|JOHNS, CHRISTINA - Miami University - Ohio|
|LEE, ALEX - Miami University - Ohio|
|SPRINGER, TZVIA - Miami University - Ohio|
|FINLEY, NATOSHA - Miami University - Ohio|
Submitted to: European Journal of Soil Biology
Publication Type: Peer Reviewed Journal
Publication Acceptance Date: 10/28/2017
Publication Date: 11/10/2017
Citation: Johns, C., Lee, A., Springer, T., Rosskopf, E.N., Hong, J.C., Turechek, W., Burelle, N.K., Finley, N. 2017. Using NMR-based metabolomics to monitor the biochemical composition of agricultural soils: a pilot study. European Journal of Soil Biology. 83:98-105. https://doi.org/10.1016/j.ejsobi.2017.10.008.
Interpretive Summary: The use of nuclear magnetic resonance (NMR) is an important tool for analysis of metabolomics in many biological systems. The technique is not commonly used for characterization of the soil metabolome, particularly from agricultural soils. A protocol was established to use NMR for analysis of soils treated using anaerobic soil disinfestation (ASD) compared to untreated soils from a strawberry production system. Multiple organic acids, which suggest the involvement of key pathways from primary metabolism that are characteristic of fermentative soil microbes, were identified. The techniques used offer a a unique approach to the identification of compounds and organisms important in developing disease-suppressive crop production systems.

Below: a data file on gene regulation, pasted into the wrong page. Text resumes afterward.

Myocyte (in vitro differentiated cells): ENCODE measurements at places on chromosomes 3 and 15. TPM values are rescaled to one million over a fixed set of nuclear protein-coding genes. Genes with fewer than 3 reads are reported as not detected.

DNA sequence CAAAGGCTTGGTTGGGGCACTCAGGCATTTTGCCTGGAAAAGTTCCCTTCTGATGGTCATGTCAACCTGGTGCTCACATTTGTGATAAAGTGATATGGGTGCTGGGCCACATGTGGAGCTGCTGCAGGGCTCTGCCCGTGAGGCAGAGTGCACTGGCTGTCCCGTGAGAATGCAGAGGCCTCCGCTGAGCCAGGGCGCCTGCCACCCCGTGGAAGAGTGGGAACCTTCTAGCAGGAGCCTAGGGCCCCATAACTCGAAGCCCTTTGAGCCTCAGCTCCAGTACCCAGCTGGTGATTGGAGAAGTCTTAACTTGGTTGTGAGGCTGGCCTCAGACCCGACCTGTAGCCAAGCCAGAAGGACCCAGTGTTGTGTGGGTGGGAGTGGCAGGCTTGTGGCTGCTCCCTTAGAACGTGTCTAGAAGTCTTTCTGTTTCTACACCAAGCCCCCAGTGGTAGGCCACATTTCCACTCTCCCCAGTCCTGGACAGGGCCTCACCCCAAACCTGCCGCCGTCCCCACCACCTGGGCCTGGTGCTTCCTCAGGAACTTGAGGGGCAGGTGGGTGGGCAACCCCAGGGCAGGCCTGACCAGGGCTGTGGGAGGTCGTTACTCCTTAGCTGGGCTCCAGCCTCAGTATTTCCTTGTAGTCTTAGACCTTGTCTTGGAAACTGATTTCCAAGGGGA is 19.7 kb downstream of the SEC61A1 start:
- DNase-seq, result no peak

Technical Abstract: NMR-based metabolomics plays a major role studying complex living systems. However, very few studies describe the application of this technique to the evaluation of soil metabolome. Here, we introduce a protocol for analyzing the biochemical compounds from agricultural soils where the microbial communities are influenced by the application of anaerobic soil disinfestation (ASD). Following ASD treatment, the aqueous metabolites were extracted from soil samples. The compound identities of the resulting mixtures were determined using 1D NMR, 2D NMR, and metabolome databases. ASD treatment altered the metabolite composition of soil as evidenced by the detection of compounds such as lactic acid. Application of this methodology has the potential to impact soil science and crop production.